You’ve probably heard of the wedding tradition where the bride wears “something old, something new, something borrowed, and something blue.” But have you ever wondered where this phrase comes from? And why is it so popular, anyway?
Today I’m here to fill you in on exactly where this catchy phrase got it’s roots and how modern couples are getting into the spirit of this old-time rhyme!
Keep reading below for more details on this tradition — you might just find some inspiration for you own special day!
- Origin: 19th Century, Victorian Era
- Location: English country, Lancashire
First, a brief history…
Did you know the original old English rhyme actually went like this: “Something Olde, Something New, Something Borrowed, Something Blue, and A Sixpence in your Shoe.”
Originating in the Victorian-era out of the English country, Lancashire, each item provided the couple with a different form of protection and good fortune. In an article by Claire Nowak for Reader’s Digest, she further explains each object’s historical significance.
She says: “In that time, the “something blue” was often a blue garter” worn under the bride’s dress. The “blue and old items protected the bride against the Evil Eye, a curse passed through a malicious glare that could make the bride infertile.”
The “something borrowed” was frequently “the undergarment of a woman who already had children.” Wearing this would confuse the Evil Eye and prevent the curse. It would also give good luck.
The “sixpence in your shoe” was for good fortune and prosperity.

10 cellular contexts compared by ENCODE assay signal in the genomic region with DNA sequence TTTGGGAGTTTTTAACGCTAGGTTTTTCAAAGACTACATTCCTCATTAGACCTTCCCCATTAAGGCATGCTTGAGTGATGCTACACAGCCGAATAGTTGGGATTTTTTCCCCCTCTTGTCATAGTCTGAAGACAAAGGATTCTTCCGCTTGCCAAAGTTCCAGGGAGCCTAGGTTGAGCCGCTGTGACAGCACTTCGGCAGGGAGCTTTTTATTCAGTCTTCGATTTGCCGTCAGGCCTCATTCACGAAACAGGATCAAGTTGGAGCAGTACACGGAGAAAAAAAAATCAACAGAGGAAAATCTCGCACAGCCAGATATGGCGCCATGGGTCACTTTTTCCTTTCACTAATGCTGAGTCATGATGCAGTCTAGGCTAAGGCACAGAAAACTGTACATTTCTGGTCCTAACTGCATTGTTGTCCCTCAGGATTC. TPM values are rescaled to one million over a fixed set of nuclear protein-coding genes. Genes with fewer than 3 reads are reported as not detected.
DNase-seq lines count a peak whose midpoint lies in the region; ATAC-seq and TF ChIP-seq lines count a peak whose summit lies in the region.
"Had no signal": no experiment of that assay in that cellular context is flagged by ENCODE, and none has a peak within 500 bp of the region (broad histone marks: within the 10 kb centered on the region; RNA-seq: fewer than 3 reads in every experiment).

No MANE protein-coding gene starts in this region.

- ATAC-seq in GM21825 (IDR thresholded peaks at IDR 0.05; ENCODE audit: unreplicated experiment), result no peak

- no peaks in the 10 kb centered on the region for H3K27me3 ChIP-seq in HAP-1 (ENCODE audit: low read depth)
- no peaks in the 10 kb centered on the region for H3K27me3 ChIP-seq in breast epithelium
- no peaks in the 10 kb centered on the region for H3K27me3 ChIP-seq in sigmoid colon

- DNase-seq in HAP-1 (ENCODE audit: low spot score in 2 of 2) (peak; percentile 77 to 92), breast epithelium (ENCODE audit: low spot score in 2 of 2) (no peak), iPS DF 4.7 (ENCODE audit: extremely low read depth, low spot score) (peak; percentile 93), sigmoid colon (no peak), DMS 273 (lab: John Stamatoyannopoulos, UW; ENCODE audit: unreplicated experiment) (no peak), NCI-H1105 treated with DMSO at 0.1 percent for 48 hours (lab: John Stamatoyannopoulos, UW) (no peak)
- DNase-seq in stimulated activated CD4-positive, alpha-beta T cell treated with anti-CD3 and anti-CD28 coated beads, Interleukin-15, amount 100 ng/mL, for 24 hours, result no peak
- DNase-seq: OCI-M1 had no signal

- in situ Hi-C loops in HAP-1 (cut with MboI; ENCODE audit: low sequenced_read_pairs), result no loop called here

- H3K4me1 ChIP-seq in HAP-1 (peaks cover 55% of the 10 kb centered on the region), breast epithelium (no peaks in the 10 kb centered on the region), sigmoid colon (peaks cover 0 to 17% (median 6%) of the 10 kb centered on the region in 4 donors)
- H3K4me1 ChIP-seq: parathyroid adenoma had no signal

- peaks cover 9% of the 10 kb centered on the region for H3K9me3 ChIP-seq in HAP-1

“Something Old” today…
We’ve established that “something old” in Victorian times was all for warding off that dreaded Evil Eye. Now, the meaning is pretty different.
According to The Knot, this item represents “continuity” and can be anything from a family heirloom to something sentimental.
Below, a couple pays tribute to family members who have passed away by having their pictures framed and seated as guests. A bouquet of flowers wrapped with fabric (possibly from a mother’s wedding dress) and photos of loved ones in lockets further prove your “something old” doesn’t have to be worn.
In both the past and present, “something new” often represents optimism for the future.
A bride’s dress or gift from the groom is common; however, your something new could literally be anything (and yes, gifting yourself counts!).
While this item historically symbolized fertility, today it’s more about honoring a loved one or wearing something of sentimental value.
Your “something borrowed” could be a piece of jewelry like earrings or a pearl necklace. A bride could even wear a passed down dress or a friend’s veil. For the groom, they could borrow a watch from a grandparent, wear their father’s tie or a special pair of cuff-links.
Back in the day, wearing “something blue” was for deflecting the Evil Eye; however, today couples don’t have to wear blue to ward off evil spirits! Instead, the meaning of the color itself has become more important.
The color blue symbolizes “love, purity and fidelity.” Focusing on these values, couples now incorporate the color in new ways.
For instance, two grooms can wear different hues of blue or sport blue dress shoes. A bride can wear a blue dress or rock blue nails. Newly-weds can ride off into the sunset in a swanky vintage blue car. Really, anything is possible!
“Sixpence in your shoe”…
The British “Sixpence” historically brought prosperity to couples as they began their lives together. Today, that meaning is still relatively the same (with the added bonus of good luck!).
While the coin was actually decommissioned in the United Kingdom in 1980, brides hoping to keep the tradition alive can still buy one for their wedding online.
In the United States, a penny or dime is often used instead.
Overall, this tradition isn’t a mandate for a beautiful and prosperous marriage. There’s no pressure to incorporate all (or any) of these items into your wedding day. However, if you choose to include “something old, something new, something borrowed, and something blue” into your wedding, there’s countless ways to re-imagine this old-time tradition and make it yours!